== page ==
The biggest U.S. video game retailer, whose shares sank 16 percent, said sales for the holiday period -- the key season for retailers -- totaled about $2.86 billion, little changed from a year earlier when the U.S. was staggering through the recession.
Previously, GameStop had issued relatively upbeat comments about sales, saying they were off to a strong start. But while new video game software sales increased 4 percent -- thanks to hot titles like Call of Duty: Modern Warfare 2 from Activision -- sales of hardware like game consoles dropped a steep 8 percent.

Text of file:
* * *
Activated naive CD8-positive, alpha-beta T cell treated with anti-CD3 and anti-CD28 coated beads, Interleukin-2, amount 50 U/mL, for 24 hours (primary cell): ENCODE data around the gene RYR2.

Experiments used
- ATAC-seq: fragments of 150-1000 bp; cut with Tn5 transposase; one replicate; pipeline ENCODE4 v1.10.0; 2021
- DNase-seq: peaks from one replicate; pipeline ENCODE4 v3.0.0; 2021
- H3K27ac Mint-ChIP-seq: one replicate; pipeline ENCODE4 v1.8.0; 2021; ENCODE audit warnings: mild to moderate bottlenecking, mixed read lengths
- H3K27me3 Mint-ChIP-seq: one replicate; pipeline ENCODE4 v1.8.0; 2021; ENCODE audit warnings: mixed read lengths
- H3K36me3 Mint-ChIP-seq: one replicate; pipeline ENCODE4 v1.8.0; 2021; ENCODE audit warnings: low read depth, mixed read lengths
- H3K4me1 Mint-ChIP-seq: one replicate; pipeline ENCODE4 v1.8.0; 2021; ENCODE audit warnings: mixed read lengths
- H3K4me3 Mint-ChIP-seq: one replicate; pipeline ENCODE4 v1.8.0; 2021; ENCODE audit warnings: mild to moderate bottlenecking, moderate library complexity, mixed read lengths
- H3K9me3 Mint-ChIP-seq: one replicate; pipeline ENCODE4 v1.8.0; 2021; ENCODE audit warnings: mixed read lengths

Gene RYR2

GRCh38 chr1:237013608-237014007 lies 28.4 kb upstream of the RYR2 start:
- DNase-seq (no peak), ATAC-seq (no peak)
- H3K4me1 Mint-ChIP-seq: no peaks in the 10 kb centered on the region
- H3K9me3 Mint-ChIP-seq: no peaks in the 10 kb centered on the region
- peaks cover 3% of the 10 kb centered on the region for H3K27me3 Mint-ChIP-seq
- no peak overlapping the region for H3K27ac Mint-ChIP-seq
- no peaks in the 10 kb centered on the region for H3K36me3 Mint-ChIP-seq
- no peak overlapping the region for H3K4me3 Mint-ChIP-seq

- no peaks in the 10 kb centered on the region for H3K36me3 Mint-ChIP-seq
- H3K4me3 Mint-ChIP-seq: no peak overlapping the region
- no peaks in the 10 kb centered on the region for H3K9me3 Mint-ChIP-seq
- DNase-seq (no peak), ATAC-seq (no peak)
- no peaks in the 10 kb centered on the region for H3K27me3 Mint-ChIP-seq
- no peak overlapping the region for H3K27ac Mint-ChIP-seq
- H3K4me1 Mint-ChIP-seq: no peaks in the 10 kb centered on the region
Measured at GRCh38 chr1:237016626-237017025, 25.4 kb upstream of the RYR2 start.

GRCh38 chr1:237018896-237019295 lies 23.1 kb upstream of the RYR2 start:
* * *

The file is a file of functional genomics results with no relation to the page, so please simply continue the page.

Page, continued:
Given the weaker-than-expected sales, the company cut its profit forecast for the fourth quarter. GameStop expects to post earnings of $1.25 to $1.29 a share, well below analysts average view of $1.57 a share, as reported by Thomson Reuters I/B/E/S.
That forecast is also below its own previous expectation of fourth-quarter earnings per share of $1.47 to $1.65.
(Reporting by Paul Thomasch; Editing by Derek Caney)